Hello, hope you're well! I'm having one of those days where I'm so tired I don't know where to start or what to do. This week's been hectic despite (or maybe due to) having a holiday smack in the middle of the week. Thursday and Friday were 12-hour days for me, and I will need to go into the office tomorrow—on a Sunday. No bueno. On the bright side, this is not a permanent situation. I've got two events in the Pacific Northwest this week to finish preparing for. Things will normalize a bit by next week when those events are behind me.



I was instantly smitten when I saw the Tabor v-neck by the intriguing Sew House Seven. It's SO my wheelhouse: loose and boxy, knit, v-neck, kimono sleeve or drop sleeve, a million variations. Now before I go any further, I need to make the disclaimer that this isn't really a helpful review of the pattern because I had to vary the construction method, but I still wanted to write about it because I think it was a good save.


You can probably spot the main reason why this is not really a good review of the Tabor in the above pic: Check out that center seam. I was following along with the instructions for the cropped sweater version with the wide lapped neckband, which was the standout variation to me. As you can see, that's not what I ended up with. Turns out, constructing the neck was trickier than I anticipated. After a few unsuccessful attempts and some overly aggressive seam ripping, I discovered that I'd torn a pea-sized hole in the front. There was no way to cover it up. I wanted to save this knit because...time, fabric, labor—but also because I think this knit, while inexpensive and therefore not the best quality, is interesting. It's meant to look like denim—even on the reverse side—but it's a stretchy knit. I guess it's intended for jeggings, but I thought it would make a cute top.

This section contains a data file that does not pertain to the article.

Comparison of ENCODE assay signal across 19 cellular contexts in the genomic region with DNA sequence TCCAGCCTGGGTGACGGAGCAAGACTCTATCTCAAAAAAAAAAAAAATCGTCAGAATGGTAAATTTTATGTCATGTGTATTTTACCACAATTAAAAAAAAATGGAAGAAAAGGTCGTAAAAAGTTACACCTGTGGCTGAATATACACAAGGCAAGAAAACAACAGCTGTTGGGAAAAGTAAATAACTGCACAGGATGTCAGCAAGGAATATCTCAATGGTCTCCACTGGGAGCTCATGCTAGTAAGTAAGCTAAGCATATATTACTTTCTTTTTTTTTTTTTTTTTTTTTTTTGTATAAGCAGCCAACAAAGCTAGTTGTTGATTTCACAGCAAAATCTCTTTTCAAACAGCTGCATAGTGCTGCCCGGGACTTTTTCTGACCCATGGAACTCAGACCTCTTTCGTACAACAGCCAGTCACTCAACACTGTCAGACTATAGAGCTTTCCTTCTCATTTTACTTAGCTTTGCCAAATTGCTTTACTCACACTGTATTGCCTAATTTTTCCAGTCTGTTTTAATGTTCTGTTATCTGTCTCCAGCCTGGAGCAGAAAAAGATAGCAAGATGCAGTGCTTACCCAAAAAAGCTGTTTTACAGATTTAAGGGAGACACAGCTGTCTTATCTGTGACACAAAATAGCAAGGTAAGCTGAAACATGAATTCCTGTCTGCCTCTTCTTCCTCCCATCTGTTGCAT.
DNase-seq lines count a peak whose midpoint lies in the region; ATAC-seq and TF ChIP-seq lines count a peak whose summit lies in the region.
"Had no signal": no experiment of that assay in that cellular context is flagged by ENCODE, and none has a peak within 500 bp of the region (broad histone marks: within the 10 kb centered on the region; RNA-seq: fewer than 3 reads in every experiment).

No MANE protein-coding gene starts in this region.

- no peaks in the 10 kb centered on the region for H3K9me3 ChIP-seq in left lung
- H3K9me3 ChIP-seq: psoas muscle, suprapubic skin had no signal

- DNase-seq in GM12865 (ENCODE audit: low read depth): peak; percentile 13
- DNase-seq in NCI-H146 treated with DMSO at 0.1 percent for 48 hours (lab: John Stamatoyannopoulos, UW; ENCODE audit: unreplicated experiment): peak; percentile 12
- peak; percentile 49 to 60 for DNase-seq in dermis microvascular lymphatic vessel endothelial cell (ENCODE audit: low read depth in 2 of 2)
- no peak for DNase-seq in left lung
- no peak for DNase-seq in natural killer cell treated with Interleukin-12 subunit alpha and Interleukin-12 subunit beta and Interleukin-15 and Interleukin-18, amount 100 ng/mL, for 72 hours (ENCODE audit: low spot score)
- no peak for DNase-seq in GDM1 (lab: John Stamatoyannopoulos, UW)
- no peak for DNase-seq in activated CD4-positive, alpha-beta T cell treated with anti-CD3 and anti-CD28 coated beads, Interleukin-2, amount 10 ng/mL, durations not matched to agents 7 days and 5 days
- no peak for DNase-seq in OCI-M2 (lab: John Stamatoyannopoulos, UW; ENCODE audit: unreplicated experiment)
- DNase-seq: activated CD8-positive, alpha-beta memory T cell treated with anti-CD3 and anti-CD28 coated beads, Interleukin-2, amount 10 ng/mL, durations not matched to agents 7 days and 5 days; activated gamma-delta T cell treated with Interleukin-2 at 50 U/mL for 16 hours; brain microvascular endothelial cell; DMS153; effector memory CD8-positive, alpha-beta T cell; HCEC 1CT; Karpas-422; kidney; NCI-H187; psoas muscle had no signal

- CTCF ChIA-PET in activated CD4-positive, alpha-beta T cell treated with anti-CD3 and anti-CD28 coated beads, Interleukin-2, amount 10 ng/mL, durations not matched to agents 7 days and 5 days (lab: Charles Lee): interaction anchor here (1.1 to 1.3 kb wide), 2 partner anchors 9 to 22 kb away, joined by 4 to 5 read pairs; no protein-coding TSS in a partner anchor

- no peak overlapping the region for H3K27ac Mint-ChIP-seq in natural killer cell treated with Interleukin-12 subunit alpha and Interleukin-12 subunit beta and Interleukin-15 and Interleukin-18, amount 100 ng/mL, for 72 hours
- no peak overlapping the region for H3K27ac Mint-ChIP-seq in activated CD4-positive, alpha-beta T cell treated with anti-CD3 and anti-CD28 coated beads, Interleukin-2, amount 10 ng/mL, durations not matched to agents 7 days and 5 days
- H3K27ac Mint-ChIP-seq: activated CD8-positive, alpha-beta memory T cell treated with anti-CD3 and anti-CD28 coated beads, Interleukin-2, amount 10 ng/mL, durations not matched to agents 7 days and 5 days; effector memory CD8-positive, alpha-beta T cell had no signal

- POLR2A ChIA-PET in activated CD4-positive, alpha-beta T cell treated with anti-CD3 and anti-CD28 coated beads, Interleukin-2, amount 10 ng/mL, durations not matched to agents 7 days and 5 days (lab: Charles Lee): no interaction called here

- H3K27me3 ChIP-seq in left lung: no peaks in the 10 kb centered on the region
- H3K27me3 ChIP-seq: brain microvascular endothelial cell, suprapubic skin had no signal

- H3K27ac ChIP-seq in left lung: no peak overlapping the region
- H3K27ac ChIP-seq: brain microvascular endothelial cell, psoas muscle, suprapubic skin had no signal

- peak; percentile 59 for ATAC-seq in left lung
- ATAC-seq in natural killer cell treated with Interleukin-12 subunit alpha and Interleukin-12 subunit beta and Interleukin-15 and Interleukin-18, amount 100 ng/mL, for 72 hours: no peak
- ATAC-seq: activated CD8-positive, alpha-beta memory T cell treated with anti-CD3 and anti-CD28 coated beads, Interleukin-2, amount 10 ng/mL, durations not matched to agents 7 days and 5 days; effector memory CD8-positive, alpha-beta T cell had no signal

I didn't have enough fabric to recut another front piece on the fold, but then I remembered the construction of one of my favorite woven patterns—the True Bias Sutton top.


I didn't use any of the Sutton pattern pieces, but I borrowed from its construction. Basically, I cut a Tabor tee shirt front piece (NOT the cropped sweater version) on the cross grain as two pieces. Sewed the two front seams at the shoulder seam to the back of the original sweater piece (it was a little mismatched at the neck, but I was able to trim a little to get them to fit), and attached a neckband BEFORE joining the two center fronts. For the neckband, I used the tee version but made it extra long for wiggle room. I used my cover stitch to tack down the neck before sewing the center and I pulled gently for just a little tension so that the neckline would lay flat. I also added sleeve cuffs, using my Hey June Santa Fe pattern, and a split hem for kicks.

Here's a pic of how it looks on. I swear, at this point I think I should rename this blog, "Toilet Selfie."